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Travel Guide To Kariba

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General Information About Kariba

The town of Kariba, built at the site of the hydro-electric dam across the Zambezi River, is a focus for tourism, and provides a starting point for access to the vast inland sea of Lake Kariba. The little town which developed haphazardly on the hills near the site of the massive hydro-electric dam constructed across the Zambezi River in the 1950s, became known as “Kariba”. The name 'Kariba' is thought to be a corruption of a local word 'Kariva' which means "little trap".  It is believed when those who wished to construct the dam wall wanted to explain the nature of the project to the locals, they emphasised that they wanted to build a little water trap-Kariva. However, the complex pronunciation of the 'v' in Kariva saw the Western constructors produce a sound much like a 'b' hence the creation of the word Kariba. Kariba is now a small and spread-out resort town which is the starting point for tourism activities centered on the lake of the same name. Access: Access is by air into the town's minor airport (from where transfers can be arranged) or by road via a scenic route through the Zambezi escarpment hills about 4-5 hours' drive from Harare. The distance by road from Lusaka (via either Chirundu or Siavonga) is less, but involves border formalities which can cause delays.  It can, however, allow visitors the chance to cross the Zambezi River over the Chirundu Bridge or the awesomely impressive Kariba dam wall.

Activities  in Kariba

Points of interest include the dam wall itself (there is an observation point on the hill above it); The Heights, on a hill 600 m above the lake, with another look-out point, a collection of small shops and craft stalls, the Kariba Club (bar/restaurant/swimming pool) and the extraordinarily beautiful little Chapel of Santa Barbara, built in memory of workers who died during construction of the dam.  Getting around without a car can be tricky because the town is so spread-out. But minibus tours can be arranged from Kariba's main hotels.  Game-viewing tours in the nearby Kaburi Wilderness Area can be arranged via the hotels or through a travel agent, as can boat trips, sunset cruises and canoeing.

Kariba Culture and History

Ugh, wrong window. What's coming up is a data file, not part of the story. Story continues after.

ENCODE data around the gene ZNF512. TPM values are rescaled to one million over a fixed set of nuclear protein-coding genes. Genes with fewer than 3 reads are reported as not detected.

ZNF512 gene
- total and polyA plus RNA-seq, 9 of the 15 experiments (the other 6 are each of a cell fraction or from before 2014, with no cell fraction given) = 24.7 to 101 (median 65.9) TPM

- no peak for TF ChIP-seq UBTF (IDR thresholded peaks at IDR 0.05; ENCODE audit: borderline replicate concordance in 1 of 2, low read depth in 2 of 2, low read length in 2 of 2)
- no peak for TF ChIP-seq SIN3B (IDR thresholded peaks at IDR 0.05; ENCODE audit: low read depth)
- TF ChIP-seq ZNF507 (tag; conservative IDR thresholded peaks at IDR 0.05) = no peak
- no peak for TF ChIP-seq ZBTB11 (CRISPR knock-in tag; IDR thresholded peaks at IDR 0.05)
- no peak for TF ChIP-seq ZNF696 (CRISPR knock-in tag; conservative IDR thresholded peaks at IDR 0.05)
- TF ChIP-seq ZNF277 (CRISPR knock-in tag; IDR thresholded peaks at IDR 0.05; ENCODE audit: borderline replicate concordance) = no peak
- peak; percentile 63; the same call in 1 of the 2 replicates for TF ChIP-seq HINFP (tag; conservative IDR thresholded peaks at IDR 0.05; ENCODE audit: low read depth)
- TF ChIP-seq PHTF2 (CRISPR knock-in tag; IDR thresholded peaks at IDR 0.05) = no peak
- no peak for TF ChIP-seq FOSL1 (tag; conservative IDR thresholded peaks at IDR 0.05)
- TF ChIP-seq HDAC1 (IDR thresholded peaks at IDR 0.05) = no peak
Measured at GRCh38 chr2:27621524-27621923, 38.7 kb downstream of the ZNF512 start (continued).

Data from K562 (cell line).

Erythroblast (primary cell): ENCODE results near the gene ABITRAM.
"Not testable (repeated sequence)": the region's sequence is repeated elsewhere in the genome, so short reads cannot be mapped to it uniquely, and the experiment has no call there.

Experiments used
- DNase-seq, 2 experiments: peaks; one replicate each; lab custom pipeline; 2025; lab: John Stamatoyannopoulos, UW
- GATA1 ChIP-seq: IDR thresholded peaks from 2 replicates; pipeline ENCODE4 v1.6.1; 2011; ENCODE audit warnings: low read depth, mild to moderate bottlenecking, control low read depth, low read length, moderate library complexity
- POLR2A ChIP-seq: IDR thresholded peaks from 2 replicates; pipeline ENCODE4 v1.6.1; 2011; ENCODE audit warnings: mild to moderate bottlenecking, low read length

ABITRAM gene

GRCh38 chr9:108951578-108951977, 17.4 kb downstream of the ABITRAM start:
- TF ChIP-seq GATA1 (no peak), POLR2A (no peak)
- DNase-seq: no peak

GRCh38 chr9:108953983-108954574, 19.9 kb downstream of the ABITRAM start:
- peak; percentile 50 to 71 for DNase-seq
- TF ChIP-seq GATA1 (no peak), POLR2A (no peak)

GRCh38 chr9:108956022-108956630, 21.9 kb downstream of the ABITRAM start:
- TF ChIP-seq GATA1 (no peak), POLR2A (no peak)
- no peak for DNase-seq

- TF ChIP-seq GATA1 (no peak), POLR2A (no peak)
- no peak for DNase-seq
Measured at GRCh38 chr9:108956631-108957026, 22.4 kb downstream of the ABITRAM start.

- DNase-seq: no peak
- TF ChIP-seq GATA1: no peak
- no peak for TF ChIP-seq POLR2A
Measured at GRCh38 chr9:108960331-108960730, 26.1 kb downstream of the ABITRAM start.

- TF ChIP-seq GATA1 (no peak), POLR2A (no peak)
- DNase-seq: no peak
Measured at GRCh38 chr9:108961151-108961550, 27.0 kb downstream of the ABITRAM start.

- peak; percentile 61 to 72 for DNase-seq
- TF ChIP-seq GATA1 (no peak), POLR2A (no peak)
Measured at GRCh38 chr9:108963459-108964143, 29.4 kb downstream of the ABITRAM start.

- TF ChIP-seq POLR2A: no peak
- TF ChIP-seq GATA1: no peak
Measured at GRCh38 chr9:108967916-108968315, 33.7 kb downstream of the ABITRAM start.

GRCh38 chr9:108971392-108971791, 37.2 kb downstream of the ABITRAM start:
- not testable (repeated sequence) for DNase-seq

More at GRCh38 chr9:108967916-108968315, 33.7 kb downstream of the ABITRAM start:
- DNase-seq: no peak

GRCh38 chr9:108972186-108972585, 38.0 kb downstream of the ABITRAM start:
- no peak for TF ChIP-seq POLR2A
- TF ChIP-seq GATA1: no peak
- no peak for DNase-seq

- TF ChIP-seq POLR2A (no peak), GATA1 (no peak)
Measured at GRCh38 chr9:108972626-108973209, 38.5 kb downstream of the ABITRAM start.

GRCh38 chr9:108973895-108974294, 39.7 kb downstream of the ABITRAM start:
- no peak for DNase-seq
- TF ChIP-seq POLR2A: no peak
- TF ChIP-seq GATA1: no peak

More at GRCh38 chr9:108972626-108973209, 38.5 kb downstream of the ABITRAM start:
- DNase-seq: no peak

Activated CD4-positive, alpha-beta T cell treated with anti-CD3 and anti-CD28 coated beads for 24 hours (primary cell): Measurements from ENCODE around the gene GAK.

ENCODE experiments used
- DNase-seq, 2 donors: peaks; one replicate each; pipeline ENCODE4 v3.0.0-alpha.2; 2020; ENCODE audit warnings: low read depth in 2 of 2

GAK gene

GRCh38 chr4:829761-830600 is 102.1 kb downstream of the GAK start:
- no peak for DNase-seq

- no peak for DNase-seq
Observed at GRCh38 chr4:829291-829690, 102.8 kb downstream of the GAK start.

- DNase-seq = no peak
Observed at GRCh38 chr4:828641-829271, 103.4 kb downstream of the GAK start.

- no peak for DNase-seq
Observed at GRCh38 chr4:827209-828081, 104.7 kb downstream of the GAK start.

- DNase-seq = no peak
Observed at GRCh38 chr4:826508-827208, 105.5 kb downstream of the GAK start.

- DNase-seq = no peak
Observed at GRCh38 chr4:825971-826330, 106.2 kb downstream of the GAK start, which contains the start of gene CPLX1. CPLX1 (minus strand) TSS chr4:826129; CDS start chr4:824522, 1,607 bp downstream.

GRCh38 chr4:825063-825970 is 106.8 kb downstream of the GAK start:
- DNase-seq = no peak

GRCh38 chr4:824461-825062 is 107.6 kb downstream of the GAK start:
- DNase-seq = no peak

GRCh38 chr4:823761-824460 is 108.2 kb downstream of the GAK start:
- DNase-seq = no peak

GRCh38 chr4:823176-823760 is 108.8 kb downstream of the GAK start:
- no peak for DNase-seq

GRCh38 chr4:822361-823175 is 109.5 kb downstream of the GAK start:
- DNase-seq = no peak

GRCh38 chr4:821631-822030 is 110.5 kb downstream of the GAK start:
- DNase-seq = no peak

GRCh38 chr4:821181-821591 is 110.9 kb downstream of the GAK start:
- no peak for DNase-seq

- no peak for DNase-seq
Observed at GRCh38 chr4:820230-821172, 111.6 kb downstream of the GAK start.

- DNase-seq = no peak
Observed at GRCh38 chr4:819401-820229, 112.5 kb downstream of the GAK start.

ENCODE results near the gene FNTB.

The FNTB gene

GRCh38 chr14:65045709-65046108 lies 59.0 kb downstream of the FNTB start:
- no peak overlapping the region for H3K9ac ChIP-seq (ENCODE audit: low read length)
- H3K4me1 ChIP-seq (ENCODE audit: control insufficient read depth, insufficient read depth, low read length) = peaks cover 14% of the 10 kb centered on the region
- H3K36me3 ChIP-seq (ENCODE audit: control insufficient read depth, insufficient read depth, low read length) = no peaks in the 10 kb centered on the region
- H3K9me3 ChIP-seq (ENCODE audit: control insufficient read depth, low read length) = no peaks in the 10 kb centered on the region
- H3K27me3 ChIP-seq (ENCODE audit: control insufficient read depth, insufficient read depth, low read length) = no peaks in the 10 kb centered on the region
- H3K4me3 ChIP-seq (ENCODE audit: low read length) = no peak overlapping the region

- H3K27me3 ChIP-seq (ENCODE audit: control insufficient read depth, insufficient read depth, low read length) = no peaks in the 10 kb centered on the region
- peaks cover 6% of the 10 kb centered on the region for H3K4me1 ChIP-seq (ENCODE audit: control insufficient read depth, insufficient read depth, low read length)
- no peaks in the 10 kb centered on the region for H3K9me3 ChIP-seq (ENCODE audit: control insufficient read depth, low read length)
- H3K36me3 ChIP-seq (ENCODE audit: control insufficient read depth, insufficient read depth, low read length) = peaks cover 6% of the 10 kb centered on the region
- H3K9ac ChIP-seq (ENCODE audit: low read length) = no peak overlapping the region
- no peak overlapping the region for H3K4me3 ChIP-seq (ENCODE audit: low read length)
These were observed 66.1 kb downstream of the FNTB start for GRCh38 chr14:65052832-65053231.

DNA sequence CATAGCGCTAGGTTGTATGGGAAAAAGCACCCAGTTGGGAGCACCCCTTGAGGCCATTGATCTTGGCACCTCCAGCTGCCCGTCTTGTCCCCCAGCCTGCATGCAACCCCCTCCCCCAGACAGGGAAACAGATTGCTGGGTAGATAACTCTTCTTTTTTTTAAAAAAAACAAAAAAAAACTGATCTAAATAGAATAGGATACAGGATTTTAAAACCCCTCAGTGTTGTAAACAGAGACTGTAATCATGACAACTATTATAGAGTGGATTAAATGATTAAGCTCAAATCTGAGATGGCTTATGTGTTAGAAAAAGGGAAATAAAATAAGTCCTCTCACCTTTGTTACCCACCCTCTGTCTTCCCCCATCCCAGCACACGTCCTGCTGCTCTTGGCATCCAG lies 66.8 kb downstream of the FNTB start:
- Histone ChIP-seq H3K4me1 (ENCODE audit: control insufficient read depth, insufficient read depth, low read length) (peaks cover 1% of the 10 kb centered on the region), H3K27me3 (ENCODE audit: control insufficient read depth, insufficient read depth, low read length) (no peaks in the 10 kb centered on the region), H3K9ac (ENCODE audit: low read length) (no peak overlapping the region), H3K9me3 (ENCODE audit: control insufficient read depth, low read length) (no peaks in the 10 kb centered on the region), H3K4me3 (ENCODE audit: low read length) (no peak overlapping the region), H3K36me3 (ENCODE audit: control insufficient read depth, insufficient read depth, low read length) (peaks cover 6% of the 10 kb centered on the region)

Culture, Legend and Crafts If you are interested in buying local crafts, you can find attractive African prints, crocheted garments, items of local jewellery, and wood and stone carvings at the Dam Wall Observation Point, at the “look-out” point on top of the hill known as The Heights and at various points along the road into the town. A famous feature of Kariba craftwork is the intricately-carved wooden walking stick originally designed by an enterprising Kariba artist/entrepreneur in the 1970s.  The sticks, which can be found on sale at all the craft stalls are an interesting artistic blend of the ancient legend of Nyaminyami – River God (or Spirit) of the Zambezi  and the modern story of the Zambezi’s Tonga people who were displaced by the building of the dam. The sad reality is that when Kariba Dam was built, the huge body of water that flooded the land upstream of it displaced thousands of the Zambezi valley's original inhabitants, the Tonga, who were evacuated from their ancestral, riverside fishing grounds to a harsh new life in arid farmlands inland to the south of the new lake. In Tonga tradition,  Nyaminyami  (a mythical creature with the head of a serpent and the tail of a fish) was a benevolent Spirit, providing for his people in times of drought or flood by offering his flesh for them to eat.    However,  the building of the Kariba dam angered him and separated from his wife who became trapped downstream during its construction.   He vowed to wreak havoc and destroy the wall one day.  He had several attempts - two major floods during construction in the 1950s succeeded in breaching the coffer dam and setting back progress for many months.  However, the Tonga believe that in the end his wrath was overcome and the wall has held back the waters every since. The legend of Nyaminyami  inspires art, sculpture and craft work in the Kariba area and provides a livelihood for local people selling to the tourism industry.   A simple, but beautiful stone Nyaminyami sculpture, strategically positioned at the Kariba Dam Observation Platform has now become a well-known feature in all photographs of the dam taken from this point.